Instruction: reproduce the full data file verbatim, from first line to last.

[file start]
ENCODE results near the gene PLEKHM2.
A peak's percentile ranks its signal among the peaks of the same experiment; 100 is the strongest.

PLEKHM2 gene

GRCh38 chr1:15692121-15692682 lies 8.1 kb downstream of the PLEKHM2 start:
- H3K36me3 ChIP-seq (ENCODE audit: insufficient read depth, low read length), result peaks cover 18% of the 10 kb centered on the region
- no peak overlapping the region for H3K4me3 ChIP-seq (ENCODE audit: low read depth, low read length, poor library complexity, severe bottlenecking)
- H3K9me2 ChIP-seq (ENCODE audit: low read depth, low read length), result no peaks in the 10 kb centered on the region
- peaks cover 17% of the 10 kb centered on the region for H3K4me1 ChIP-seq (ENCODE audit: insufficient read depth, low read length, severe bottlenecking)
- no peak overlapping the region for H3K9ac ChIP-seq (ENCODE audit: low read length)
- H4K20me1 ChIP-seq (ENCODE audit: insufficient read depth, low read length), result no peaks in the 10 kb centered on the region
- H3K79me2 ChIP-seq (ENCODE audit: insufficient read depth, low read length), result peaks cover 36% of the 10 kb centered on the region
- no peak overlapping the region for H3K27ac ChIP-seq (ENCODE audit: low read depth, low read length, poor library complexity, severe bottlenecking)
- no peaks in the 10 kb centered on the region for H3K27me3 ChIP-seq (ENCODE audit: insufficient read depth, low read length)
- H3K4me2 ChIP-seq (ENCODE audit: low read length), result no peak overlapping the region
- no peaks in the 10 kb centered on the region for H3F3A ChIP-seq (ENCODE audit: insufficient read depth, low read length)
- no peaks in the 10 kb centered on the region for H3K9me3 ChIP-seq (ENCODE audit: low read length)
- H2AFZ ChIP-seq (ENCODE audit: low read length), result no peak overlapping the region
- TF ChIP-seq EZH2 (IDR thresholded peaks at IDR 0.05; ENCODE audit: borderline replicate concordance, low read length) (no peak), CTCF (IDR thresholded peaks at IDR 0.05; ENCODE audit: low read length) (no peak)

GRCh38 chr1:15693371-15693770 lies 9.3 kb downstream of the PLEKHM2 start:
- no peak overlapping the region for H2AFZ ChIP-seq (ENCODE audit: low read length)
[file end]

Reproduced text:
ENCODE results near the gene PLEKHM2.
A peak's percentile ranks its signal among the peaks of the same experiment; 100 is the strongest.

PLEKHM2 gene

GRCh38 chr1:15692121-15692682 lies 8.1 kb downstream of the PLEKHM2 start:
- H3K36me3 ChIP-seq (ENCODE audit: insufficient read depth, low read length), result peaks cover 18% of the 10 kb centered on the region
- no peak overlapping the region for H3K4me3 ChIP-seq (ENCODE audit: low read depth, low read length, poor library complexity, severe bottlenecking)
- H3K9me2 ChIP-seq (ENCODE audit: low read depth, low read length), result no peaks in the 10 kb centered on the region
- peaks cover 17% of the 10 kb centered on the region for H3K4me1 ChIP-seq (ENCODE audit: insufficient read depth, low read length, severe bottlenecking)
- no peak overlapping the region for H3K9ac ChIP-seq (ENCODE audit: low read length)
- H4K20me1 ChIP-seq (ENCODE audit: insufficient read depth, low read length), result no peaks in the 10 kb centered on the region
- H3K79me2 ChIP-seq (ENCODE audit: insufficient read depth, low read length), result peaks cover 36% of the 10 kb centered on the region
- no peak overlapping the region for H3K27ac ChIP-seq (ENCODE audit: low read depth, low read length, poor library complexity, severe bottlenecking)
- no peaks in the 10 kb centered on the region for H3K27me3 ChIP-seq (ENCODE audit: insufficient read depth, low read length)
- H3K4me2 ChIP-seq (ENCODE audit: low read length), result no peak overlapping the region
- no peaks in the 10 kb centered on the region for H3F3A ChIP-seq (ENCODE audit: insufficient read depth, low read length)
- no peaks in the 10 kb centered on the region for H3K9me3 ChIP-seq (ENCODE audit: low read length)
- H2AFZ ChIP-seq (ENCODE audit: low read length), result no peak overlapping the region
- TF ChIP-seq EZH2 (IDR thresholded peaks at IDR 0.05; ENCODE audit: borderline replicate concordance, low read length) (no peak), CTCF (IDR thresholded peaks at IDR 0.05; ENCODE audit: low read length) (no peak)

GRCh38 chr1:15693371-15693770 lies 9.3 kb downstream of the PLEKHM2 start:
- no peak overlapping the region for H2AFZ ChIP-seq (ENCODE audit: low read length)